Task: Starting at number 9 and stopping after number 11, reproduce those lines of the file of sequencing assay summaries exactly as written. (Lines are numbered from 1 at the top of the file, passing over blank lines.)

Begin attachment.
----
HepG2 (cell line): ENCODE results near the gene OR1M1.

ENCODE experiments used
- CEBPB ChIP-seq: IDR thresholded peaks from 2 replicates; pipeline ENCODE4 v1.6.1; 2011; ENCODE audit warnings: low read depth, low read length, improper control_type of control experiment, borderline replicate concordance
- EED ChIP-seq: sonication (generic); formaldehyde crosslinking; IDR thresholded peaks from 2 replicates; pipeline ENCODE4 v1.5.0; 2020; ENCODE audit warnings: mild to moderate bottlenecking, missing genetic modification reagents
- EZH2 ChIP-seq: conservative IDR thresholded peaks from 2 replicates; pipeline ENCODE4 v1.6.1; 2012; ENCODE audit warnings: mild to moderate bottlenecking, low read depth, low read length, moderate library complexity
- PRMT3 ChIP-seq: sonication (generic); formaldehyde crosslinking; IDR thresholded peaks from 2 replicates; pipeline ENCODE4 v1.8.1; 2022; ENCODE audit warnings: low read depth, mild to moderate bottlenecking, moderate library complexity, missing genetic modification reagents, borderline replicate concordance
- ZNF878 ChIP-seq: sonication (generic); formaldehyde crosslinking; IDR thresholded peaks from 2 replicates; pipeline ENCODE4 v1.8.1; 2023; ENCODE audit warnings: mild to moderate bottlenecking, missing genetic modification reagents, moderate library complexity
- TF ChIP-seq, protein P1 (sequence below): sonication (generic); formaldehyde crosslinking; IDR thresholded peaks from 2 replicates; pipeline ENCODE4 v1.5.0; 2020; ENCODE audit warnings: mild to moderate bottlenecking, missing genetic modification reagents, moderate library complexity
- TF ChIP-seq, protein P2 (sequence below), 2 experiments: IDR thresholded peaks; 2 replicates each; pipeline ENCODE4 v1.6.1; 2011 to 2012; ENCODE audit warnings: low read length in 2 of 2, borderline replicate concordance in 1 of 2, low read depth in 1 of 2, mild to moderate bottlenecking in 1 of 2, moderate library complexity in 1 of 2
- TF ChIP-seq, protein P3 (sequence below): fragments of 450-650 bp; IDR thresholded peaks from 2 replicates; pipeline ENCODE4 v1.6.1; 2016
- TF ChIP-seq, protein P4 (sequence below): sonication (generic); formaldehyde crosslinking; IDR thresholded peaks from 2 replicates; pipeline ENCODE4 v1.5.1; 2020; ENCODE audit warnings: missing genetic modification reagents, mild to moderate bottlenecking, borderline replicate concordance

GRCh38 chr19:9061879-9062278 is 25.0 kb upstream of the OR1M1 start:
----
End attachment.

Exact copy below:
- TF ChIP-seq, protein P2 (sequence below), 2 experiments: IDR thresholded peaks; 2 replicates each; pipeline ENCODE4 v1.6.1; 2011 to 2012; ENCODE audit warnings: low read length in 2 of 2, borderline replicate concordance in 1 of 2, low read depth in 1 of 2, mild to moderate bottlenecking in 1 of 2, moderate library complexity in 1 of 2
- TF ChIP-seq, protein P3 (sequence below): fragments of 450-650 bp; IDR thresholded peaks from 2 replicates; pipeline ENCODE4 v1.6.1; 2016
- TF ChIP-seq, protein P4 (sequence below): sonication (generic); formaldehyde crosslinking; IDR thresholded peaks from 2 replicates; pipeline ENCODE4 v1.5.1; 2020; ENCODE audit warnings: missing genetic modification reagents, mild to moderate bottlenecking, borderline replicate concordance